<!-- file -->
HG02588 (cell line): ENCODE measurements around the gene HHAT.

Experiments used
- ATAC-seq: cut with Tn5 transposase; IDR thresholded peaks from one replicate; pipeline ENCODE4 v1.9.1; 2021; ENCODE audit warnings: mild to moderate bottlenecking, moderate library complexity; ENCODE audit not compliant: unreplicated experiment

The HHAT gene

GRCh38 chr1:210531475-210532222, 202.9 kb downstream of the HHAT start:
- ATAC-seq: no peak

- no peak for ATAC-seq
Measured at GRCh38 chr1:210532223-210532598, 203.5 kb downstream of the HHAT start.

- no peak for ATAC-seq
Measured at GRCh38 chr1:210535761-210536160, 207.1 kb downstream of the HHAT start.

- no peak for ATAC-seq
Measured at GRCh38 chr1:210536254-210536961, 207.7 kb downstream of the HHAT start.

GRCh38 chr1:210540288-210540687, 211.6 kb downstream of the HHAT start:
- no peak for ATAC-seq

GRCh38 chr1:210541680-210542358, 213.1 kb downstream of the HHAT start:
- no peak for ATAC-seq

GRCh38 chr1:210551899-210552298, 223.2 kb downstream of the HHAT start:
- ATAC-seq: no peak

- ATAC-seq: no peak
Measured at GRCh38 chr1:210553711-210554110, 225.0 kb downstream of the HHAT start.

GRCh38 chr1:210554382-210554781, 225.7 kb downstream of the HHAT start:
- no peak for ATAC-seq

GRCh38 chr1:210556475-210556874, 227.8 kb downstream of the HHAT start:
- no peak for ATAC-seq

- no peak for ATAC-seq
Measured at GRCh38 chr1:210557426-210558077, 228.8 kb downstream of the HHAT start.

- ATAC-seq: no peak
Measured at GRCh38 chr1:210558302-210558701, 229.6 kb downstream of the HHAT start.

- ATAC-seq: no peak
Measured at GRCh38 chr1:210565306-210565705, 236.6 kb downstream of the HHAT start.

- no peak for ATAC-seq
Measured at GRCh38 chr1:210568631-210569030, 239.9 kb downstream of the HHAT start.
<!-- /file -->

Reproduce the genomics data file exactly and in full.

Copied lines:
HG02588 (cell line): ENCODE measurements around the gene HHAT.

Experiments used
- ATAC-seq: cut with Tn5 transposase; IDR thresholded peaks from one replicate; pipeline ENCODE4 v1.9.1; 2021; ENCODE audit warnings: mild to moderate bottlenecking, moderate library complexity; ENCODE audit not compliant: unreplicated experiment

The HHAT gene

GRCh38 chr1:210531475-210532222, 202.9 kb downstream of the HHAT start:
- ATAC-seq: no peak

- no peak for ATAC-seq
Measured at GRCh38 chr1:210532223-210532598, 203.5 kb downstream of the HHAT start.

- no peak for ATAC-seq
Measured at GRCh38 chr1:210535761-210536160, 207.1 kb downstream of the HHAT start.

- no peak for ATAC-seq
Measured at GRCh38 chr1:210536254-210536961, 207.7 kb downstream of the HHAT start.

GRCh38 chr1:210540288-210540687, 211.6 kb downstream of the HHAT start:
- no peak for ATAC-seq

GRCh38 chr1:210541680-210542358, 213.1 kb downstream of the HHAT start:
- no peak for ATAC-seq

GRCh38 chr1:210551899-210552298, 223.2 kb downstream of the HHAT start:
- ATAC-seq: no peak

- ATAC-seq: no peak
Measured at GRCh38 chr1:210553711-210554110, 225.0 kb downstream of the HHAT start.

GRCh38 chr1:210554382-210554781, 225.7 kb downstream of the HHAT start:
- no peak for ATAC-seq

GRCh38 chr1:210556475-210556874, 227.8 kb downstream of the HHAT start:
- no peak for ATAC-seq

- no peak for ATAC-seq
Measured at GRCh38 chr1:210557426-210558077, 228.8 kb downstream of the HHAT start.

- ATAC-seq: no peak
Measured at GRCh38 chr1:210558302-210558701, 229.6 kb downstream of the HHAT start.

- ATAC-seq: no peak
Measured at GRCh38 chr1:210565306-210565705, 236.6 kb downstream of the HHAT start.

- no peak for ATAC-seq
Measured at GRCh38 chr1:210568631-210569030, 239.9 kb downstream of the HHAT start.